Minimum times required for infection by ascospores of Venturia inaequalis according to Mills (1944), Jones (1980), and the New Infection Period Table of MacHardy and Gadoury (1989) as amended by Stensvand, et al, (1997).

Minimum hours of leaf wetness required for infection

 
Temperature Mills
Jones
New Table
34
>48
48
41
36
>48
48
35
37
>48
41
30
39
>48
33
28
41
>48
26
21
43
25
21
18
45
20
17
15
46
19
16
13
48
15
15
12
50
14
14
11
52
12
12
9
54
12
11.5
8
55
11
11
8
57
10
10
7
59
10
10
7
61-75
9
9
6
77
11
11
8

It would probably be best to wait and see. If there is an infection period, then in blocks where there is alot of scab inoculum from last year should be treated. A pair of applications of Nova or Rubigan would cover the infection. The first application can be put on up to 4 days after the start of the infection period, and the second approximately 10 days later.

If you don't use Nova or Rubigan, wait and see is a riskier strategy. The post­infection activity of the protectant fungicides like captan or mancozeb is much shorter, on the order of a day. That's why they're called protectants. Then you have to take your best guess about the rain and the amount of inoculum in the orchard.

Still Early for Tarnished Plant Bug.

A few days this past week were conducive to the early stages of TPB flight activity. Low numbers of TPB have been found on knee­high, sticky white rectangle traps at Rice's Orchard in Wilbraham. This is traditionally one of the earliest orchards for TPB emergence; these captures were recorded at 1/4" green.

It is still very early in the plant bug season, and sticky white rectangle traps placed at knee height (no higher) in the tree periphery will provide an accurate reflection of the population of active TPB. These traps should be in place no later than this week to give a good measure of TPB numbers.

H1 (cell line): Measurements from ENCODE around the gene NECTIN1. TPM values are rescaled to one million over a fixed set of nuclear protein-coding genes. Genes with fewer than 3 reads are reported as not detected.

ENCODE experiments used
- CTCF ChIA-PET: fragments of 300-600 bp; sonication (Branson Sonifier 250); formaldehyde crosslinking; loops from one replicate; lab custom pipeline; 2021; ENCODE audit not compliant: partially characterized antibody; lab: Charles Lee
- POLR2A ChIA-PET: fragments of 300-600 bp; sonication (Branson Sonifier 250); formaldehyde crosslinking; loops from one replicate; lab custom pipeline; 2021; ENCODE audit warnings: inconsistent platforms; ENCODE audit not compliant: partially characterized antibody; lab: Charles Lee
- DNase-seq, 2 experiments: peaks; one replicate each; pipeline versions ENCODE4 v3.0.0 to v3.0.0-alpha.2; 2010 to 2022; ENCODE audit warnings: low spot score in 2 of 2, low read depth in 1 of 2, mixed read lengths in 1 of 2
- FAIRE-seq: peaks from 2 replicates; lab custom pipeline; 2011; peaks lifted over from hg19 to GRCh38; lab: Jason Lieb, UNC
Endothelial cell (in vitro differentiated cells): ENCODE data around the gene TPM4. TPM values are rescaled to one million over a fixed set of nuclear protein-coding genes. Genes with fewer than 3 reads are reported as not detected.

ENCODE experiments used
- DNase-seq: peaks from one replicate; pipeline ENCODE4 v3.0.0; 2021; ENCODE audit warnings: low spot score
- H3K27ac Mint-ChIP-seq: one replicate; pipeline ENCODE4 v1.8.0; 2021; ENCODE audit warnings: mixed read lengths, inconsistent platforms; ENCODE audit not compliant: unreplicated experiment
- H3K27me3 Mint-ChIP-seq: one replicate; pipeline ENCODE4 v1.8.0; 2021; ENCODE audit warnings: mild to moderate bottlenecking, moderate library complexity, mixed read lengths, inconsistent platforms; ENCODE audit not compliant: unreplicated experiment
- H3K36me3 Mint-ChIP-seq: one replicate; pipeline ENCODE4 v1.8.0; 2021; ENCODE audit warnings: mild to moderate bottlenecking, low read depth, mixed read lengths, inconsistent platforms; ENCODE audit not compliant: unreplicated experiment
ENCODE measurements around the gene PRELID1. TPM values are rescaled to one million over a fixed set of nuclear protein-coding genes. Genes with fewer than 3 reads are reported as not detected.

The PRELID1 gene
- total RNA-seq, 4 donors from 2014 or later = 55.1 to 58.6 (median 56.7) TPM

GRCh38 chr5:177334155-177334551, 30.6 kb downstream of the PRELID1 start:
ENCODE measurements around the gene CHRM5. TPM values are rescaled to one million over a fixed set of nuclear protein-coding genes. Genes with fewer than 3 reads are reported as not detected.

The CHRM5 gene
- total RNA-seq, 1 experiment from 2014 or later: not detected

Leafminers Active in Early Orchard

The situation for leafminer is very similar to that of tarnished plant bug, although in Wilbraham, LM captures on red rectangle trunk traps were greater than 1 adult LM per trap this week. All leafminers observed on the traps were alive, suggesting that this was the first period of LM activity for the year. Nearly all orchards are later than this site, and there is time through this week to hang monitoring traps for leafminer. We recommend using sticky red rectangle traps, stapled to the south side of the tree trunk, with the top of the trap at knee height. As with TPB, we recommend the use of 4 traps per 8 acre block, and both types of trap should be in place no later than green tip to provide an accurate assessment of the potential for the development of damaging populations.

For both tarnished plant bug and leafminer, no pest control decisions need to be made until tight cluster at the earliest. In next week's issue, we will include updated thresholds for treatment of both pests.

Time to Treat Pear Psylla

There has been abundant psylla egglaying observed in the past couple of days in early and mid­developing orchard blocks. Now is the time to begin 2 to 3 consecutive oil sprays on pears as an egglaying deterrent and egg suffocant. Oil is the only material for insect control which we recommend for pre­bloom use on pears. The only constraining factor to this method is the potential for cold weather at night. We do not advise applying an oil spray if the temperature is expected to drop below 40F during the night following the oil spray or on the second night after application. Low temperatures following an oil application can cause serious injury to developing tissue.